The primary limitation of “Shanghai Moon,” now playing at the Luna Playhouse, is the small audience it will draw. That is a shame, because this is a clever parody, both witty and engaging, of a particular movie genre.
Purposely drawing from films of the 1930s with an affinity for the Far East, author Charles Busch certainly knows his source material and gives it a thoughtful homage — and then some.
When the elderly Lord Allington (Michael Gregory) and his younger wife, Sylvia (R. Christofer Sands), arrive in Shanghai as guests in the palatial home of Gen. Gong Fei (Christopher Chen), trouble is imminent. The general’s spiritual advisor, Dr. Wu (Dale Sandlin), and housemaid/mistress, Mah Li (Amanda Sevold), are instantly skeptical of the British couple, who have been sent to procure a priceless jade artifact.
Lady Allington’s attempt to ingratiate herself by remarking that she is “simply mad for orientalia” to show her appreciation of Chinese art doesn’t help matters. And Mah Li’s literal interpretation of her guest’s request to “make dog something to eat” sets the stage for continuing animosity.
Complicating matters are Mrs. Carroll (Sarah Lilly), who runs the local brothel and has made herself an enemy of the general, so the two of them have developed separate plans for revenge. As the general and Lady Allington find they can’t deny their mutual attraction, she reveals her sordid history filled with “kielbasa and bitterness” that plainly reveals how she got to her current social standing.
The appearance of Pug Talbot (Minda Grace Ware), a shady sea captain who knows Lady Allington from years past, confirms the prediction that “the white woman brings ill fortune” into many lives, most notably her own.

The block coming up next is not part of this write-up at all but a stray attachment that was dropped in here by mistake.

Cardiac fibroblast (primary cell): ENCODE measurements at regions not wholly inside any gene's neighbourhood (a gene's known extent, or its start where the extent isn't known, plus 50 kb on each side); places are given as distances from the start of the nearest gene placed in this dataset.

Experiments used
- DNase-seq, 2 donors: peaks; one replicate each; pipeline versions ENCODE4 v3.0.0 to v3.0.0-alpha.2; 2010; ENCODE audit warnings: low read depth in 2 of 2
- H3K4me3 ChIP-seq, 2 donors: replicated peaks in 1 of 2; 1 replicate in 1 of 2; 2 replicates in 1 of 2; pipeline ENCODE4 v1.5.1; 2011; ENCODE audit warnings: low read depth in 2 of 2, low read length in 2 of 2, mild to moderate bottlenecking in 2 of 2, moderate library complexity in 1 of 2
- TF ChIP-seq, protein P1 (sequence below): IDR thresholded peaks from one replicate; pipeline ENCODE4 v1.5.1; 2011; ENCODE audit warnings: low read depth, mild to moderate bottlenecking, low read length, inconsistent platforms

Busch has crafted a seamless blend of light melodrama and subtle comedy, well aided by a talented cast. In the primary gender-bending role of Lady Sylvia, Sands plays the part to its extreme, alternately displaying over-the-top comedy and in-your-face pity with some hilarious facial tics.
And I mean that literally, as it was extremely difficult not to be drawn into the action as Sands delivered a monologue while staring directly at me just a few feet away. Talk about the benefits of a small theater.
Sevold’s portrayal of the dainty but crafty servant had just the right amount of Chinese accent, and you could always see there was something reeling in her character’s mind.
Chen gave the general the right blend of passion, pity and misguided anachronistic pride, all of which would ensure his eventual downfall.
David Calhoun’s single set was well designed with appropriate Chinese influences of the period.
As the show’s program notes, there is a good amount of political incorrectness here.
But for those who understand what’s going on and won’t be bothered by the overt stereotypes, you might revel in this saucy little dish. Just be careful of the tea you drink with it.
PHILLIP HAIN is a Glendale resident who enjoys theater, movies from the 1930s and Chinese food.